All this has happened within the last one hundred years. The ascendancy of English as the most preferred language began two hundred years ago with the colonization of North America, Asia, and Africa by Britain. The Industrial Revolution in Britain, its ever-expanding maritime power, development of material wealth, progress in scientific research and consequent power, all helped the spread of English, even as Britain marched as a great empire. In the Sixteenth Century, English was spoken mostly in England, southern Scotland, and small areas of Wales and Ireland. There were only about two to three million people speaking it as their native language. At present one in seven in this world speak English either as a native language or as a second language.
English was well established as the dominant language in North America in the 17th Century. But its rapid growth was in the 19th Century.
Latin was the main medium of education in western Europe throughout the Middle Ages. French was the language of diplomacy for four centuries, from the 17th to 20th. And yet, at present there is not a single language which can be compared to the position occupied by English as the international language. This is so, even though more people in the world speak Chinese than English as their native language. Spanish may claim a large number of native speakers, but neither Spanish, nor French, nor Russian, nor Chinese can even come close to the level and variety of uses to which English is put in the world.
English is learned everywhere because people have found out that knowledge of English is a passport for better career, better pay, advanced knowledge, and for communication with the entire world. English is also learned for the literature it possesses, and for the variety and rich experience it provides. English has replaced French as the language of diplomacy. In this computer age, English is bound to expand its domains of use everywhere. Everyone wants to appropriate English as their own.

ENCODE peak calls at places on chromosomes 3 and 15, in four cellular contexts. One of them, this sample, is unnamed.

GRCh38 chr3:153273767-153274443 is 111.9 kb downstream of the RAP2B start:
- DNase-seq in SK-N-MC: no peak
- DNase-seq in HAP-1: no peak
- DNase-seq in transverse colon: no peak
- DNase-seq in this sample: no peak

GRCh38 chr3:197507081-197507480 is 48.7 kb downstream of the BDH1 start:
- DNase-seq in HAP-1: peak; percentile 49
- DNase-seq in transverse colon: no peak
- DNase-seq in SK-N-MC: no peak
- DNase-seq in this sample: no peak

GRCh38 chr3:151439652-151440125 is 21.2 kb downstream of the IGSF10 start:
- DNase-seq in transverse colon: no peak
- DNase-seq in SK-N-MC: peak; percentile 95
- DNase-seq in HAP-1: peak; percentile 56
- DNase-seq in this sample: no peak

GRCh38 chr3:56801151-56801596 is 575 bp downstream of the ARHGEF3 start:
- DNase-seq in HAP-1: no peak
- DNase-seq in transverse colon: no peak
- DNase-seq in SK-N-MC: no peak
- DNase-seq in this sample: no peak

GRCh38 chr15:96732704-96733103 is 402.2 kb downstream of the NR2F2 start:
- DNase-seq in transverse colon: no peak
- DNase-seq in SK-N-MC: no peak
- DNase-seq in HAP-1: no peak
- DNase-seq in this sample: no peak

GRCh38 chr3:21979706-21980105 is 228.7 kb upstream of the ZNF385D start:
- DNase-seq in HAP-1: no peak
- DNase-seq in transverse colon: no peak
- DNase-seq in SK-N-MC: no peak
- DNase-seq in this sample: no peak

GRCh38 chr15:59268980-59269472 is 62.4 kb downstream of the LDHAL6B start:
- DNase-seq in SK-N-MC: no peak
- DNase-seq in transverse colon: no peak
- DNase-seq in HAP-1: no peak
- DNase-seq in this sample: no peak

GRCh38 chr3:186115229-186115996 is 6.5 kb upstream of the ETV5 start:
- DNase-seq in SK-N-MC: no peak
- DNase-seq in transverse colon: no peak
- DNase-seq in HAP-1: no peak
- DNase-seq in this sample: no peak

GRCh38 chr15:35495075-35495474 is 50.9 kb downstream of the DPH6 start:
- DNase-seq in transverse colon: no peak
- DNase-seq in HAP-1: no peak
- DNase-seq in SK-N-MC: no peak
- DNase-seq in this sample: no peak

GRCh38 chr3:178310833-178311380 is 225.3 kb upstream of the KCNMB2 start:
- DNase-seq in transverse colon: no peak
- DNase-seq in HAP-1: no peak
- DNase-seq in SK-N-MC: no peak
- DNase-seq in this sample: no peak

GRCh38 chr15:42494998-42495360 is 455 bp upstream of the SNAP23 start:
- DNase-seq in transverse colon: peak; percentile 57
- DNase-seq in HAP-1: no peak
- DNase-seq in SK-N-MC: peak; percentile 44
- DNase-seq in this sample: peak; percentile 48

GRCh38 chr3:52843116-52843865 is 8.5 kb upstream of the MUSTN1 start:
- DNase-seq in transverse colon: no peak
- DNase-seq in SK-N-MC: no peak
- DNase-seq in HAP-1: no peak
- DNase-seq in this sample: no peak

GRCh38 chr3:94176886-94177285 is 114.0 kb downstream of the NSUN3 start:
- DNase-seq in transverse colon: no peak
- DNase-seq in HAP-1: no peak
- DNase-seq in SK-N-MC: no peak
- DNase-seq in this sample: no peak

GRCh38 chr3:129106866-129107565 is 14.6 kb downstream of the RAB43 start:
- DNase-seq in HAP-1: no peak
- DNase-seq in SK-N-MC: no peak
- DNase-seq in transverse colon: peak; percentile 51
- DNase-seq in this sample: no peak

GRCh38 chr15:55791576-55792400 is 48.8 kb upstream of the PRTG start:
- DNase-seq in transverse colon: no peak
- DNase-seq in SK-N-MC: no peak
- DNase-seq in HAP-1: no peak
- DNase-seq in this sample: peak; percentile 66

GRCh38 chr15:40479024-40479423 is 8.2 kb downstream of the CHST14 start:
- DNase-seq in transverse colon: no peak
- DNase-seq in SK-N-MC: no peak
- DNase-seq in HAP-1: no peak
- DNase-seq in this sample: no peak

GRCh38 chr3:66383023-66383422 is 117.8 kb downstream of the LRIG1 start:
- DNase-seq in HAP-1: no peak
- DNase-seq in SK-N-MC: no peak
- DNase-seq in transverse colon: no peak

In the Indian subcontinent, English became the dominant language of communication among the educated classes after the famous Minute of Lord Macaulay in 1833. For an insightful discussion on the progress of English as the dominant language of communication among the educated classes in India, see the monograph on the subject by Professor Ranjit Singh Rangila, et al., Bringing Order to Linguistic Diversity: Language Planning in the British Raj in Language in India.

Offline Antara11

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Re: Introduction to English
« Reply #1 on: July 21, 2011, 01:56:48 PM »
Thanks for this nice article.
Antara Basak
Senior Lecturer
Dept. of English

Offline shipra

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Re: Introduction to English
« Reply #2 on: July 23, 2011, 11:34:28 AM »
Thank you Antara Madam for appreciating.I think in this article,there are lots of things to know.

Offline Antara11